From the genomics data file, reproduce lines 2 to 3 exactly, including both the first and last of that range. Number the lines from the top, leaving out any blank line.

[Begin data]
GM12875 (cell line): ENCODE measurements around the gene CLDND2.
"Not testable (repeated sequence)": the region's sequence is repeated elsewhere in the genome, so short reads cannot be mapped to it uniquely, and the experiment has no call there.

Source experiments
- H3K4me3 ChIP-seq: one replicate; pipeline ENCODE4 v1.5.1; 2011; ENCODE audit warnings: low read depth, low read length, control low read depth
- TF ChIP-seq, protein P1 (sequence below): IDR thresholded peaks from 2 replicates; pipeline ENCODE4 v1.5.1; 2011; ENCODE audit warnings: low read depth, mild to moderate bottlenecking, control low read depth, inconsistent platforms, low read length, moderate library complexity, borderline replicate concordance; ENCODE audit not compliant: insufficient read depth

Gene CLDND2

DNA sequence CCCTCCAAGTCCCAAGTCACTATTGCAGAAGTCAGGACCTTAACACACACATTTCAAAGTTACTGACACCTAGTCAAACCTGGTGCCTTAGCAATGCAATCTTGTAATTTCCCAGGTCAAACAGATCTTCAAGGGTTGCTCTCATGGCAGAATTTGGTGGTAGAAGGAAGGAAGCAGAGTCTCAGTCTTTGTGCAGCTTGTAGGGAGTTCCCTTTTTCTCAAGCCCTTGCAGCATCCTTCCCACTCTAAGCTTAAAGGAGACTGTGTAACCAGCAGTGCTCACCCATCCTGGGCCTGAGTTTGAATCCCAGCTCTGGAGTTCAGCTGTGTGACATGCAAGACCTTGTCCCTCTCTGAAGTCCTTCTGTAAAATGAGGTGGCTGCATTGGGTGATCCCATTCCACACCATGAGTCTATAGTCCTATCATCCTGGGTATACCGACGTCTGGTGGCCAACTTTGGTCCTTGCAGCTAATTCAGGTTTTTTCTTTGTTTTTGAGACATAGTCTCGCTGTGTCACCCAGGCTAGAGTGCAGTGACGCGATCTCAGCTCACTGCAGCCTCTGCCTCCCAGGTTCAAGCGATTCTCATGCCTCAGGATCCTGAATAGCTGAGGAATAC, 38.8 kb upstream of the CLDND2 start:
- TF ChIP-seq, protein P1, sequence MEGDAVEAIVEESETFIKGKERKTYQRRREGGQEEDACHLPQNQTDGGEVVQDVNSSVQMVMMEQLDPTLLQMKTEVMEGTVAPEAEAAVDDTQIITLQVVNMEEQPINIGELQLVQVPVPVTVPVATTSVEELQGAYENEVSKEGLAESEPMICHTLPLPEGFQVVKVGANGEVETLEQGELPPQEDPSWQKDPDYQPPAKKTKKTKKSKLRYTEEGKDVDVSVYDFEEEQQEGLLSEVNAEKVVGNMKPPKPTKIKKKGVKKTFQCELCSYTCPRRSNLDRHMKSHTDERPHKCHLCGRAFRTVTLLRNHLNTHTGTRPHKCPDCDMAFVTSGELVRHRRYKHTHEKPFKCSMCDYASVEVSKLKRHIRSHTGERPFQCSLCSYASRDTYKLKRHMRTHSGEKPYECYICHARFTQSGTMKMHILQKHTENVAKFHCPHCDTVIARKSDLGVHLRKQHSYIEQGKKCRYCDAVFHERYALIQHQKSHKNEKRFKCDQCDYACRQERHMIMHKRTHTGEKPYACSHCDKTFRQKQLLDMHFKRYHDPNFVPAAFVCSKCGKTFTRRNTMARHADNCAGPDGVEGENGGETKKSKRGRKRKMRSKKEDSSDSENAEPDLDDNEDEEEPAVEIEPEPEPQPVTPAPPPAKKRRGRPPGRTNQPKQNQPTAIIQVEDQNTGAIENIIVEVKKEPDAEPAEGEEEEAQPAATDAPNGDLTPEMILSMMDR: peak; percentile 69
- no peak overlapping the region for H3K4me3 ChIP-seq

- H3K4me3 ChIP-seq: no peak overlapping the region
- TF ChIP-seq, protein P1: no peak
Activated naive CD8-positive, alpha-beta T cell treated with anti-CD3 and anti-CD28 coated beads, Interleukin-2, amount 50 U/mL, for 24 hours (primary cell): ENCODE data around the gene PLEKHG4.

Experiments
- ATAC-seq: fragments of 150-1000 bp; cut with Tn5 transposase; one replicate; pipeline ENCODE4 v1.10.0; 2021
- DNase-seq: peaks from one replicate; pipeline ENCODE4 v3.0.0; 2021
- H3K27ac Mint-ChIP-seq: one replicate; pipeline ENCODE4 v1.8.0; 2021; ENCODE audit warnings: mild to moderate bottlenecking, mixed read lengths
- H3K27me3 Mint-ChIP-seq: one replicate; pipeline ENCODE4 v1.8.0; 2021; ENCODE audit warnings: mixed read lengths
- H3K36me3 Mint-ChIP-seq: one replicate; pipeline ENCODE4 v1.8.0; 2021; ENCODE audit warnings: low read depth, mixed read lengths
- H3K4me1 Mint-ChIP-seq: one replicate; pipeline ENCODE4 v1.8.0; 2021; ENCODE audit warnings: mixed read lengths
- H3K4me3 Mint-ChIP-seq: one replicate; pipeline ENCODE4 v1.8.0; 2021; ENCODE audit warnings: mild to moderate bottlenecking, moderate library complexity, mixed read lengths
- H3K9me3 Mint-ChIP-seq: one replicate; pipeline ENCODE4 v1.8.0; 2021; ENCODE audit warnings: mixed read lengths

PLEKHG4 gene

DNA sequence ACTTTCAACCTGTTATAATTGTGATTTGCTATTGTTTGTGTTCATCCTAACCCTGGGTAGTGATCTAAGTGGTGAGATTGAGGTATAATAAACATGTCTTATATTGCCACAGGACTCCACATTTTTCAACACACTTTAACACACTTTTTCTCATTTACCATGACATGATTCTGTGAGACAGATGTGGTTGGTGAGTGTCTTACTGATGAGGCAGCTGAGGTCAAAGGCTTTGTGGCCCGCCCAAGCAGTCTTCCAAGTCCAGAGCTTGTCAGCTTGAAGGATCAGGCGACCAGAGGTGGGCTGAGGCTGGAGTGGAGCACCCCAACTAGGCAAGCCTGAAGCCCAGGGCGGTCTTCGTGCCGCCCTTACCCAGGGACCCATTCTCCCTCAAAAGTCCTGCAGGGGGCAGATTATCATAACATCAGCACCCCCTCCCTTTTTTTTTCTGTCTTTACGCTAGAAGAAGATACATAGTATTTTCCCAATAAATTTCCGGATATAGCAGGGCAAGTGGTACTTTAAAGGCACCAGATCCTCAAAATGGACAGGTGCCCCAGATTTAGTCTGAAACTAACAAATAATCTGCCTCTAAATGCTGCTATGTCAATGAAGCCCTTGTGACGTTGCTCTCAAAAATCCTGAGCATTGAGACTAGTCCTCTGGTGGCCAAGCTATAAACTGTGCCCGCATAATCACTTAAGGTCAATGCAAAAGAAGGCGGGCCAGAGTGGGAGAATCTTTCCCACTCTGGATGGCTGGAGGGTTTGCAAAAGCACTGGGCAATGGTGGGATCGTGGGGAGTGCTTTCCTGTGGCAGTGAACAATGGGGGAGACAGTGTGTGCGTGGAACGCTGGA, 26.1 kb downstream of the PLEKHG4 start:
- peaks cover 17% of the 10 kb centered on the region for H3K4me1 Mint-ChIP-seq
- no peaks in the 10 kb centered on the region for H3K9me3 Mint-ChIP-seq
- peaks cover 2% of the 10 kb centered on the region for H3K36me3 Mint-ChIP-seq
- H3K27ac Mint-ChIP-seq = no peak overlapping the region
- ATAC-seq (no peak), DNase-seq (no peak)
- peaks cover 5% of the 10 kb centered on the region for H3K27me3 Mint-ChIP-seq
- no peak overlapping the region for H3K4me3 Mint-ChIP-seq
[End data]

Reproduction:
"Not testable (repeated sequence)": the region's sequence is repeated elsewhere in the genome, so short reads cannot be mapped to it uniquely, and the experiment has no call there.

Source experiments